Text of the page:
Where We Live Too - A Quiet Place
Lately, audiences have been treated to horror films that advance the genre by thinking about sensory inputs in a different way. In the same vain as Don't Breathe and Hush, the John Krsinski-directed, A Quiet Place, ushers audiences into a world where senses aren't necessarily serving their everyday functions. Here, sound is the enemy and quietly is the only way to survive. And while the film does interesting things with its premise, what I find most compelling is the ways our protagonists have responded to the world they have been given.
Not unlike the Cloverfield universe, the Abbott Family inhabits a world that doesn't resemble ours. Theirs is one with beastly creatures who have essentially taken over as the apex predator. These creatures hunt based on even the faintest sounds, so humans must do their best to remain as quiet as possible at all times. They adopt American Sign Language over verbal English, they walk on powdered trails any time they leave the house, and they don't dare yell in the face of the terror they sometimes witness. All of this, in an effort to survive.
When we meet the Abbott clan, they have three children and are gathering supplies to take home with them. Throughout the film, we witness the inventive systems they have built to stay alive and we see glimpses of the danger that is seemingly always present. All the while, these parents (played by real life couple Emily Blunt and John Krasinski) are trying to love their children and keep their family in tact in the face of harrowing circumstances.
What struck me hardest about the film was the way the Abbotts seemingly weren't doing anything about their circumstance. Theirs was an insurmountable lot and their response was to hunker down and bear it. We are told that this has been their reality for years at this point, and everything they set up is a defense. There are no inconspicuous traps set for these monsters; no elaborate schemes to lure them into defeat. There are only ways to stay quiet and ways to protect one another if things go awry. For me, it speaks to a moment in our country where no one is quite sure what to do in response to obvious horror. Beyond blips of resistance, we are largely resigned to staying the course for at least these few years. We, like the Abbotts, aren't necessarily happy about it, but we have acquiesced to the fact that this is our new world and the best course of action is to keep our heads down and love those closest to us. We shift between muffling screams and remaining still enough that the moment won't swallow us whole.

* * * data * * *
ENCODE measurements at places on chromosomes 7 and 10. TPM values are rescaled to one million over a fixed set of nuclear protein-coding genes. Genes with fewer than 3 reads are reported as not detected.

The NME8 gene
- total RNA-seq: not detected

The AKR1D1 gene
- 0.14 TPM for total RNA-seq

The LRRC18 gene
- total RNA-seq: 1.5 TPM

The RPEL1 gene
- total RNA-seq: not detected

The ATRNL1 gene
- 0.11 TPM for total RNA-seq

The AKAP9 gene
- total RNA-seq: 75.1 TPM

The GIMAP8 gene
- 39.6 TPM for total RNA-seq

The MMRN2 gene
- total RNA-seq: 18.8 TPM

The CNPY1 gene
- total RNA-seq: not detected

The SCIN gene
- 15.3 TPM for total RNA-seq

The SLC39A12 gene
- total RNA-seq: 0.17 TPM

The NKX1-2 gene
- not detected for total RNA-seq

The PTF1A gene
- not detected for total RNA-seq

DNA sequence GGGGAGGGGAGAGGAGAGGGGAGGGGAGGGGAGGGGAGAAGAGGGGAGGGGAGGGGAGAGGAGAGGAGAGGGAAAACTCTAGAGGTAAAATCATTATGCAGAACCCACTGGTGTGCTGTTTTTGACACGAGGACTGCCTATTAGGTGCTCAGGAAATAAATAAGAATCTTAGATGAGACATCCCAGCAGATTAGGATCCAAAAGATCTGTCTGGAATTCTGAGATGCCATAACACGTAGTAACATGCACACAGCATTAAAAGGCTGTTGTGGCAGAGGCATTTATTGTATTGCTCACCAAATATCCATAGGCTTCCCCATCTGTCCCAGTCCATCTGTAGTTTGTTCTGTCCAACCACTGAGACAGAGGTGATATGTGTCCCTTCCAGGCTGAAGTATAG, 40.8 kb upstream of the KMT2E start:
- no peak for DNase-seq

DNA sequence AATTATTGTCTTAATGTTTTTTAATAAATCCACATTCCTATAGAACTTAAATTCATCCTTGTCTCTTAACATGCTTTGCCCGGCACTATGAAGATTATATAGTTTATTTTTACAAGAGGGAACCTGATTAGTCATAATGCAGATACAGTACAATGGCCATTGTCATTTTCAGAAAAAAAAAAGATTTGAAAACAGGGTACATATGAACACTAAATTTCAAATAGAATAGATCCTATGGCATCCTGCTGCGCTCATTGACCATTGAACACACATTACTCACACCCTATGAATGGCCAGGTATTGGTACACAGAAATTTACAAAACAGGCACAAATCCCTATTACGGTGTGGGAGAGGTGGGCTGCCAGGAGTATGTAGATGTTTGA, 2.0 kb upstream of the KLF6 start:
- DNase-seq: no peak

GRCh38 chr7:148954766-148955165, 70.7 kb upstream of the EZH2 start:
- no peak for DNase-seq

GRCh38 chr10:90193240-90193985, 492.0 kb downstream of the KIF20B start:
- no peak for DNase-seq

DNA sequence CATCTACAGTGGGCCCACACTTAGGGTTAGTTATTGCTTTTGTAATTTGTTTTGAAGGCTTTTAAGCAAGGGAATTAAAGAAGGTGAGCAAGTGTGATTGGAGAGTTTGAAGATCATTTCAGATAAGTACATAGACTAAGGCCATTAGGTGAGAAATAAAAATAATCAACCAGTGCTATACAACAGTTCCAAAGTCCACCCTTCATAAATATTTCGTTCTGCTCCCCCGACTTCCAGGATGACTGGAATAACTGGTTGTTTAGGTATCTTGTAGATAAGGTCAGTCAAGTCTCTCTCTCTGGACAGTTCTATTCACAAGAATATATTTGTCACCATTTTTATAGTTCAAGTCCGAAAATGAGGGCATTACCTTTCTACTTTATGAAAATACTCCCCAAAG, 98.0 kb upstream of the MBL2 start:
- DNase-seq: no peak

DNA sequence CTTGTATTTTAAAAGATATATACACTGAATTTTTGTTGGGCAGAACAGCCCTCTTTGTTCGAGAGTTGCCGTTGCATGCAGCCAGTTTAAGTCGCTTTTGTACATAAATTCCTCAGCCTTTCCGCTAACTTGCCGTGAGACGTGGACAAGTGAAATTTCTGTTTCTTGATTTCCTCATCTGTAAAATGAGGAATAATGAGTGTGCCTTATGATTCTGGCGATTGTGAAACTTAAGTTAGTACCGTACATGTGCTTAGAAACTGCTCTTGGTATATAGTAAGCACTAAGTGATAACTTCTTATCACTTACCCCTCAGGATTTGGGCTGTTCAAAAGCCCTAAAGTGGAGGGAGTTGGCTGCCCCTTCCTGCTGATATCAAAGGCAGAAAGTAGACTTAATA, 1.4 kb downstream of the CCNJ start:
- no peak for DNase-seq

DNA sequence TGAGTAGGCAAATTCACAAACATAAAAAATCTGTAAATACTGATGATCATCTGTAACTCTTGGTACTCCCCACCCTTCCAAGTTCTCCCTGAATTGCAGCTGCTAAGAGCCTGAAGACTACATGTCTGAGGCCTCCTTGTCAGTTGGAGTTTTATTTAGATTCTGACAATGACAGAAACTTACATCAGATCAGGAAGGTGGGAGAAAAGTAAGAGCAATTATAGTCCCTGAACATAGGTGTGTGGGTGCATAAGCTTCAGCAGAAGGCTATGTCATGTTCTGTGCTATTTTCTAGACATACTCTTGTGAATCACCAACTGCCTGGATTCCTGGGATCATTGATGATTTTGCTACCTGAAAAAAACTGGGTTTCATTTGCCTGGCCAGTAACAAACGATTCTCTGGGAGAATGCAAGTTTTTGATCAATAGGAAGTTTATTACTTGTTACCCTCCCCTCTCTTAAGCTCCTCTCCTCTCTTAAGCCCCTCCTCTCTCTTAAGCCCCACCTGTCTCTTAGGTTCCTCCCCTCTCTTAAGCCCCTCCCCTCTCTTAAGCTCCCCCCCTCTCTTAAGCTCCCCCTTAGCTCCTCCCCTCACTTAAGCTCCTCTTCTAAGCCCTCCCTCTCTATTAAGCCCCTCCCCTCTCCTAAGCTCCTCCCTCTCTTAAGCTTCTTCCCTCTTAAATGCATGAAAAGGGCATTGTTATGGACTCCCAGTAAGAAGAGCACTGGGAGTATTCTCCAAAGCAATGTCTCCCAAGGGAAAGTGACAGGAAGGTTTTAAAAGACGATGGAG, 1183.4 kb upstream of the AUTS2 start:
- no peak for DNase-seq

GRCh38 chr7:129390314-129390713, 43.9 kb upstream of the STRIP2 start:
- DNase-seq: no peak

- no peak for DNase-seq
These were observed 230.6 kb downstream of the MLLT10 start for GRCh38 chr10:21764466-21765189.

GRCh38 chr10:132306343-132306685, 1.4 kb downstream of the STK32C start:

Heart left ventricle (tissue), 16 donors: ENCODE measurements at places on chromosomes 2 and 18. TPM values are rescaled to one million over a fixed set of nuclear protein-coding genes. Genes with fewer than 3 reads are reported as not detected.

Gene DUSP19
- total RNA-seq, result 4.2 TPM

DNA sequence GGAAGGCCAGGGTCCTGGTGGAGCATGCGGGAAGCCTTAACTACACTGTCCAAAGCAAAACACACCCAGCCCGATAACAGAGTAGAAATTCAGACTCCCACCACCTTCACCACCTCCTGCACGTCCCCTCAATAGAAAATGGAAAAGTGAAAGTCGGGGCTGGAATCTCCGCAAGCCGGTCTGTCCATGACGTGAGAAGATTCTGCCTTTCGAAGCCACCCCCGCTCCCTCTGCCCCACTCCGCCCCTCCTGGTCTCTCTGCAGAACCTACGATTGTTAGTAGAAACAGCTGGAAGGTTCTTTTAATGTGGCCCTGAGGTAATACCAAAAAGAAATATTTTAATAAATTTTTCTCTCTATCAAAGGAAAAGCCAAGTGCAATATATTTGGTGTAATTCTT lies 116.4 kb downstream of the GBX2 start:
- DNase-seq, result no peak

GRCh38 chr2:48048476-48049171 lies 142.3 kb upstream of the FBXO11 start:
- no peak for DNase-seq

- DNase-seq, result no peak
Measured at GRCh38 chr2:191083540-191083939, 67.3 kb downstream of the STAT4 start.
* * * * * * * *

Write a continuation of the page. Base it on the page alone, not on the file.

The only times the film really hints at a solution is the children's allusions to rockets that will help them escape. The failed radio transmissions and the long walks where they don't encounter anyone else don't leave much room for hoping and that seems like the point. The danger is real and the film spends its 'quieter' half setting up 101 reasons the second half will be anything but quiet. There will be jump scares and ridiculously stressful situations (e.g., trying to deliver a baby silently!). There will be moments of calm and moments of terror. There will be things outside of their control. And the only sensible response is to remain in a quiet place.
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